It's a universal experience for people who care for animals. Maybe it’s their special way of reminding us that clocks don’t matter as much as our bond with them, because when we’re able to help them through their trouble, it’s always worth the interruption.

Animals have no respect for schedules

★     Starbucks Manager Asks Worker to Change Day She Puts Dog Down So She Can Cover a Shift
★     Why Rochester pet lovers worry about the state of emergency veterinary services



AI and Drones Deployed in Bid to Restore Island

Beautiful. Also, a cat delicacy. 

Wildlife on the Hawaiian Islands has long been in jeopardy from urbanization, environmental degradation, and the introduction of invasive species. Islands, with their smaller and typically more specialized species, are especially sensitive to being knocked out of balance, too, which brings additional challenges for conservationists.

This brings us to the small island of Kaho‘olawe off the coast of Maui. It is the smallest of the inhabited Hawaiian Islands and is known for its cultural and historical significance to the Native Hawaiian people. However, Kahoʻolawe holds a unique and tragic history. Once used as a target and training area by the U.S. military, the island suffered extensive environmental damage and cultural desecration. In 1990, the U.S. government designated Kahoʻolawe as a National Historic Landmark and transferred control of the island to the state of Hawaii. Since then, efforts have been made to restore the island's ecosystem and preserve its cultural heritage. Today, access to Kahoʻolawe is restricted, and only permitted for Native Hawaiian cultural, spiritual, and educational purposes.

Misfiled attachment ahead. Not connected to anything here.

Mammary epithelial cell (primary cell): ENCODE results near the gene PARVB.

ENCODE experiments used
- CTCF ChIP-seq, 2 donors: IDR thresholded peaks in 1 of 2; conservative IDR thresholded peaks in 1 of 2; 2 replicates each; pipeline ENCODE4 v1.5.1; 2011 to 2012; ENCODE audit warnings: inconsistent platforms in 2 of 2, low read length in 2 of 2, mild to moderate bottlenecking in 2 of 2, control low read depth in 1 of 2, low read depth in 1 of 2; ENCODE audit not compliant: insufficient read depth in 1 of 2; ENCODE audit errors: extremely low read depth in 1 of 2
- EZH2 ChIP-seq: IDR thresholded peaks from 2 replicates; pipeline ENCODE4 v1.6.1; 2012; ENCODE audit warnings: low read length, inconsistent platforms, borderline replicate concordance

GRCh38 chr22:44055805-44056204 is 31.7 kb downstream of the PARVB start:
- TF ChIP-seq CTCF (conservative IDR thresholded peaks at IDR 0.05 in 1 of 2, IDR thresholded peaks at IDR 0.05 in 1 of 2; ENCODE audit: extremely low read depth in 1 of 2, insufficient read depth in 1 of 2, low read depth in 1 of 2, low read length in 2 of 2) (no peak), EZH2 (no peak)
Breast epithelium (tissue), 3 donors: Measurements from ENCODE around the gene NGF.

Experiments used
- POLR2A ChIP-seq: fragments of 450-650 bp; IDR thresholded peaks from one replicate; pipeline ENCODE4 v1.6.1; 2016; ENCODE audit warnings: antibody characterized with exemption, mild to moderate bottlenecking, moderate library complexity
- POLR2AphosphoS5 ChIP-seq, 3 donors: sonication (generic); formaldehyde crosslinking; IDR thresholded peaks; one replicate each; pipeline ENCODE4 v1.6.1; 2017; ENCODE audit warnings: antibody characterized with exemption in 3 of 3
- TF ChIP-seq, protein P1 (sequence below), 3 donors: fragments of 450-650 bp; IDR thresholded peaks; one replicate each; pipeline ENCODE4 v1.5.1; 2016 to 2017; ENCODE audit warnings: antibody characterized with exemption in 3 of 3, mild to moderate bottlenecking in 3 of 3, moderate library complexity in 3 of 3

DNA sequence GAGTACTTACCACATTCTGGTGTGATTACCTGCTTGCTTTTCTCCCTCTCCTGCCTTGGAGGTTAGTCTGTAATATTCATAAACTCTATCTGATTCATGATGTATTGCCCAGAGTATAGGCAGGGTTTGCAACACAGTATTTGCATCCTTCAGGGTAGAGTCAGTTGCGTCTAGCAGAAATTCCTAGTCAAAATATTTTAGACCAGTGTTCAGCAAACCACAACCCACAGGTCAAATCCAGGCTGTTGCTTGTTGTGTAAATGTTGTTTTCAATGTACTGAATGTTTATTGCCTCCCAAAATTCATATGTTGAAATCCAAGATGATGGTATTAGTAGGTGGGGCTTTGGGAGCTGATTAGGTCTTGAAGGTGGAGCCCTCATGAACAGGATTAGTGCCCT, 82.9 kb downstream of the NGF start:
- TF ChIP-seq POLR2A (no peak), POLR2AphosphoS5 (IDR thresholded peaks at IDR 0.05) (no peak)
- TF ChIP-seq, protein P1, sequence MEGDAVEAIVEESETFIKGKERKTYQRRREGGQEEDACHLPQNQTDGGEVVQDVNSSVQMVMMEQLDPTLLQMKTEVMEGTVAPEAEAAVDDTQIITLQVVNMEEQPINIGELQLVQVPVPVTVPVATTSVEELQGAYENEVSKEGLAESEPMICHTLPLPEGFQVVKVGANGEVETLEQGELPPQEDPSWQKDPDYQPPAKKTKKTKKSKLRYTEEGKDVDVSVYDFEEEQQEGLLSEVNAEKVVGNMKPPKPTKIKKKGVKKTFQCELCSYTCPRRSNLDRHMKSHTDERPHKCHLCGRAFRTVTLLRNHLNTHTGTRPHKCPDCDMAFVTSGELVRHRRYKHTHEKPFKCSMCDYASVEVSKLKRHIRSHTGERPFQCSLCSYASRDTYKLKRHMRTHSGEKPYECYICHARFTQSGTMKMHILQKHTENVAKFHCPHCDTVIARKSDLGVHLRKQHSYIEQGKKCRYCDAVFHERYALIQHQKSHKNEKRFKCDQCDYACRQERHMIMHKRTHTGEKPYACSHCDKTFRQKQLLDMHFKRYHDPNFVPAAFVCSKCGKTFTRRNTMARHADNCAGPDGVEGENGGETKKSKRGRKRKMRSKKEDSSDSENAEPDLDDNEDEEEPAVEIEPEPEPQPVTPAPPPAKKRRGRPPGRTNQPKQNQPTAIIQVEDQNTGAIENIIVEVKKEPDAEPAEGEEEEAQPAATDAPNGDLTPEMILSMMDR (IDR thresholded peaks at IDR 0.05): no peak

Various organizations and groups are involved in restoration projects, aiming to revitalize the island's land and natural resources. Two groups, Conservation X Labs and Island Conservation, are working together to eradicate the island’s most troublesome pest - feral cats. These cats have decimated the native bird population, a key step in restoring the island. In addition, there are left over bombs from WW2 training drills that must be navigated around. This is where the technology from the conservation groups comes in - drones drop off AI-run cameras that sort through photo dumps to find the cats. It is a slow and expensive process, the cats still need to be found and eradicated. But there is hope. The project has been successful in other cat removal programs in island restoration efforts. Intertwined within all of this is the restoration of native Hawaiian culture and habitat.

On Kaho’olawe, new technology could restore a sacred Hawaiian island

★     Redefining Conservation: How Drones are Revolutionizing Island Restoration 
★     Islands: Fragile showcases of biodiversity




Also in the News...

★     Whales can sing underwater without drowning—now we know how (Cetaceans; Bagpipe Larynxes; Noise Pollution)
★     Wildlife Wednesday: Collective nouns for groups of Michigan animals (Almost a List; More of an Article)

★     Steven M. Wise, legal force for animal rights, dies at 73 (Founder of Nonhuman Rights Project)
★     Critter Encounters encourages people to get up close and personal with animals (Hands-On Learning & Advocacy – Literally)
★     First Known Photos of ‘Lost Bird’ Captured by UTEP Scientists (Conservation; Expeditions & Research; Fantastic Photos)
★     Married Lee County couple arrested for beastiality; 4 animals seized (Pornographic Images; Horrific Abuse)
★     Miraculous Pregnancy: Parthenogenesis in a North Carolina Aquarium’s Stingray (For Something So Rare, We Sure Talk about Parthenogenesis a Lot)

Click here to see what is happening legislatively